Adachi Masao, born in Kitakyushu on the northern tip of Kyushu in 1939, is a director, screenwriter, and anti-imperialist revolutionary active in the world of cinema from in the 1960s-early 1970s and after the mid-2000s. In the early 1960s, he rose to fame in the world of underground experimental cinema as a member of the Nihon University Cinema Club. He collaborated closely with Wakamatsu Koji and Oshima Nagisa as a screenwriter, often under the pen name "De Deguchi", and later joined the independent production company Wakamatsu Pro where he became a key figure of pink film in the 1960s. Representative of the most radical wing of Japanese New Wave cinema, Adachi's filmmaking and theoretical writings are characterized by an attunement to the immediacy and actuality of left-wing revolutionary politics as it unfolds historically. The "Landscape Theory" pioneered by Adachi and his comrades has had a profound impact on generations of moving image makers committed to resisting the operations of power in visions of the everyday. In the early 1970s, Adachi left Japan for Lebanon, where he joined the Popular Front for the Liberation of Palestine (PFLP) and became a spokesperson for the Japanese Red Army (JRA) under the leadership of Shigenobu Fusako. Adachi was arrested and imprisoned in 1997, extradited to Japan in 2000, and returned to filmmaking upon his release. Retrospectives and exhibitions of his work have been held at the Harvard Film Archive, International Film Festival Rotterdam, and the American University of Beirut in recent years.
BISFF 2023 ASTRO will premiere five of Adachi's most iconic works from his storied career in mainland China. From surrealist experiments from his student days to the latest biopic of an assassin, filmed and screened guerrilla-style in protest of Shinzo Abe's state funeral, his films have always been made with a keen awareness of the situatedness of those who act upon the world - and made for those who will choose to act in the present. The screenings will be followed by an onine discussion and Q&A with Adachi.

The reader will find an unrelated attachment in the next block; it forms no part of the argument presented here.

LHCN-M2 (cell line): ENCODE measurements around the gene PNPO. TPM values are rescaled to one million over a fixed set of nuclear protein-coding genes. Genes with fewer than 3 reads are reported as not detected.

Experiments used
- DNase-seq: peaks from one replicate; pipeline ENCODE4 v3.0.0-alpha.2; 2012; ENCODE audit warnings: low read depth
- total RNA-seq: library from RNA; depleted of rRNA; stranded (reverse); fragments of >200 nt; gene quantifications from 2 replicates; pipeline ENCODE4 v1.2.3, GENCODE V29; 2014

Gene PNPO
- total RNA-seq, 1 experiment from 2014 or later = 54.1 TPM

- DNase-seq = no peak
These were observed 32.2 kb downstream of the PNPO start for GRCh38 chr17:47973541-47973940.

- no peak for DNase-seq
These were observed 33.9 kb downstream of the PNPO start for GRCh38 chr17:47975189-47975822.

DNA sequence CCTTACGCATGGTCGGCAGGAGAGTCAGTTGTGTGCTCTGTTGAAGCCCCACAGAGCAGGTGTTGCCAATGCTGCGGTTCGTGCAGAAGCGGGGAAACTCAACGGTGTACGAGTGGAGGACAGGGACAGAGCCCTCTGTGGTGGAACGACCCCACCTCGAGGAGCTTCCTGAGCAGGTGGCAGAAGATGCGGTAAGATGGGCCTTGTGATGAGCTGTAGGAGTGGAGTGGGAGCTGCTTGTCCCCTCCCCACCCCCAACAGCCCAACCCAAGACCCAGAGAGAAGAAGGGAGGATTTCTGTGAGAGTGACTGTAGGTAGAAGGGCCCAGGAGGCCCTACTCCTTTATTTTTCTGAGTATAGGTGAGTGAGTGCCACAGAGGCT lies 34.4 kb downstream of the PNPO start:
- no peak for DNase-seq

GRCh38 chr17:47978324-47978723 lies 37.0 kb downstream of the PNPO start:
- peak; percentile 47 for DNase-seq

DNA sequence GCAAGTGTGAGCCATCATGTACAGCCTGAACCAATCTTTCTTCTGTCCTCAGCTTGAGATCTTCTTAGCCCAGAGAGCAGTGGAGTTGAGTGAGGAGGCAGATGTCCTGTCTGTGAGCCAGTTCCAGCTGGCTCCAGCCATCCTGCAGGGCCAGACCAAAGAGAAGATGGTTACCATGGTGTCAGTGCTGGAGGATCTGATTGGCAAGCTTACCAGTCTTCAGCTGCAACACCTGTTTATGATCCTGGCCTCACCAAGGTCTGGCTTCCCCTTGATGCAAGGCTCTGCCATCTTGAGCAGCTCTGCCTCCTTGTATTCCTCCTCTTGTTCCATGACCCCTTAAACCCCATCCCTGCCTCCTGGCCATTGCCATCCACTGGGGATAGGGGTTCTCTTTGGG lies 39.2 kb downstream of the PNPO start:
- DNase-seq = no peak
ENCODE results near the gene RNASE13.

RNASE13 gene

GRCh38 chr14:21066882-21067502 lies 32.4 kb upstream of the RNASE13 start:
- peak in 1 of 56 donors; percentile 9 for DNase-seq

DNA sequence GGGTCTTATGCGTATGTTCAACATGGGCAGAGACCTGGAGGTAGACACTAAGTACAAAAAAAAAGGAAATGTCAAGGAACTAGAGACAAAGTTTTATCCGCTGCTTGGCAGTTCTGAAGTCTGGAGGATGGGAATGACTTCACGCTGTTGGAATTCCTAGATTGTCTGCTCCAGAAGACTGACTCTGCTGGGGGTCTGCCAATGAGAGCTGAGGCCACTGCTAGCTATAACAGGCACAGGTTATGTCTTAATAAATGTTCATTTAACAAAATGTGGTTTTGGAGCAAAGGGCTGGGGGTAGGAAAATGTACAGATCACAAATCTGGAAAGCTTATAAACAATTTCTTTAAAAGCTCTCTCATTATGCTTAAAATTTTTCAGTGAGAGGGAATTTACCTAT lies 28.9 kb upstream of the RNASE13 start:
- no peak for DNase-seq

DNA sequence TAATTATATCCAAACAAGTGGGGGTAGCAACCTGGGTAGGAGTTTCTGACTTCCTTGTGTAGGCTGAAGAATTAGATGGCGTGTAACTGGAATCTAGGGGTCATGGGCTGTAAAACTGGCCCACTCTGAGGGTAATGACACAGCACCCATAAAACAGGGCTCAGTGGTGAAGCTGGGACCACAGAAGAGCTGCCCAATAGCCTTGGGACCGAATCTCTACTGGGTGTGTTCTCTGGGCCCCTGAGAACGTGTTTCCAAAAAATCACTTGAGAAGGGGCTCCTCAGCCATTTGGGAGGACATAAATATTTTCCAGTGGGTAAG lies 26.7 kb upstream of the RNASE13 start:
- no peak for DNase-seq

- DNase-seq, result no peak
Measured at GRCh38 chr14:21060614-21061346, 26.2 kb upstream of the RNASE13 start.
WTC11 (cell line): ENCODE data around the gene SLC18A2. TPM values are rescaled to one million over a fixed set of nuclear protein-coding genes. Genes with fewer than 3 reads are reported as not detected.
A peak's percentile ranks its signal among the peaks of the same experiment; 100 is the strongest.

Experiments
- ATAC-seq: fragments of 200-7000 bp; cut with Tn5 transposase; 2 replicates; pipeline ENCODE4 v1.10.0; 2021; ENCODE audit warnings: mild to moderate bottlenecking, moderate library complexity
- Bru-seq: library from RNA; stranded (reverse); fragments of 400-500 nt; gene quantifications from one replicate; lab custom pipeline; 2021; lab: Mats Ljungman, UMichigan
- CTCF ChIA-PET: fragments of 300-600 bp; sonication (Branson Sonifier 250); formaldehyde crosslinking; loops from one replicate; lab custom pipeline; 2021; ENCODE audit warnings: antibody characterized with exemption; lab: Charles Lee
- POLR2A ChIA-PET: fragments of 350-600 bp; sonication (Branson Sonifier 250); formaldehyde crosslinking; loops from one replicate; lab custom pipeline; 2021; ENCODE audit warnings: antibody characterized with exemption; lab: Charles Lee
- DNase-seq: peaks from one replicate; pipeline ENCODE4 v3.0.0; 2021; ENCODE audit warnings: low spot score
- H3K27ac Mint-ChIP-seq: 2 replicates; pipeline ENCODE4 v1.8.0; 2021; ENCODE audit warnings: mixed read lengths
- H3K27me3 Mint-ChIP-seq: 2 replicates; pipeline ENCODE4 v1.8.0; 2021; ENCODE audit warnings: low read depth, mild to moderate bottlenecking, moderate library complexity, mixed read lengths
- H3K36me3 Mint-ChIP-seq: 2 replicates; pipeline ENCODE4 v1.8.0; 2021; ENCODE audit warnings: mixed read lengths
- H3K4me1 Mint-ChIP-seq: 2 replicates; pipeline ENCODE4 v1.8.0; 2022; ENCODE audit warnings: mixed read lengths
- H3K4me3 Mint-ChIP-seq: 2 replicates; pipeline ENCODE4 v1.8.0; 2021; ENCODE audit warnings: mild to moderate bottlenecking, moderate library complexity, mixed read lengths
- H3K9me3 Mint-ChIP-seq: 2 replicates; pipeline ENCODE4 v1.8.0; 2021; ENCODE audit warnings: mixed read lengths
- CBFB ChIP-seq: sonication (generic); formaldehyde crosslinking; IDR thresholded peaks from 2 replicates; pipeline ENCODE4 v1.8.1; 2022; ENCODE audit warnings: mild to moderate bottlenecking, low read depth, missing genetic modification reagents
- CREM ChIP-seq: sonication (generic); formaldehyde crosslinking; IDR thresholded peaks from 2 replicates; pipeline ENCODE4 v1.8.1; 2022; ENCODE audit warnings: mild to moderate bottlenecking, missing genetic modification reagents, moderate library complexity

A man commits an unmotivated murder of his own mother, but the people of his village could only accept the fact that the mother was dead. A funeral is held with his younger sister acting as the main family representative but with the parricide unacknowledged and the man excommunicated from the village community, he attempts to destroy the funeral ceremony. The failure of the Anpo struggle of 1960 is told metaphorically through the story of a barren village rooted in traditions. By using restrained compositions with highly contrasted black-and-white images and no dialogue, the film depicts the heavy and dreary situation of its time.
The fourth film by the Nihon University Film Studies Club (Nichidai Eiken) and the first since changing its name to Nihon University New Film Studies Club (Shin Eiken). It was first screened alongside Kyoto University Cinema Club’s It was first screened alongside Kyoto University Cinema Club’s Mu and Kwansei Gakuin Film Studies Club’s Delta at the Sixth All-Japan Student Film Festival, but the film’s wide acclaim extended beyond the student film circuit. Alongside fellow Eiken members Motoharu Jonouchi and Isao Okishima, Adachi emerged as one of the leading figures in the underground experimental scene of the 1960s.
Five high-school students decide to embark on a guerrilla-style revolution in the mountains for their fight against their school’s graduation ceremony. Shot in CinemaScope in the midst of the student protests of late 1960s Japan, Adachi Masao’s fifth "pink film" with Wakamatsu Productions is a comedic oddity and a candid portrait of collective struggle. It shows the intricate, at times absurd fusing of sex, pleasure, and politics, but also critiques the inner group frictions (uchi-geba) that occurred in many revolutionary factions during the nationwide protests. Female Student Guerrilla foreshadows the Asama Sanso Incident of 1972 where such conflicts culminated in a shoot-out between police and student activists in the mountains that is widely considered to have marked the end of the United Red Army and the failure of their revolution.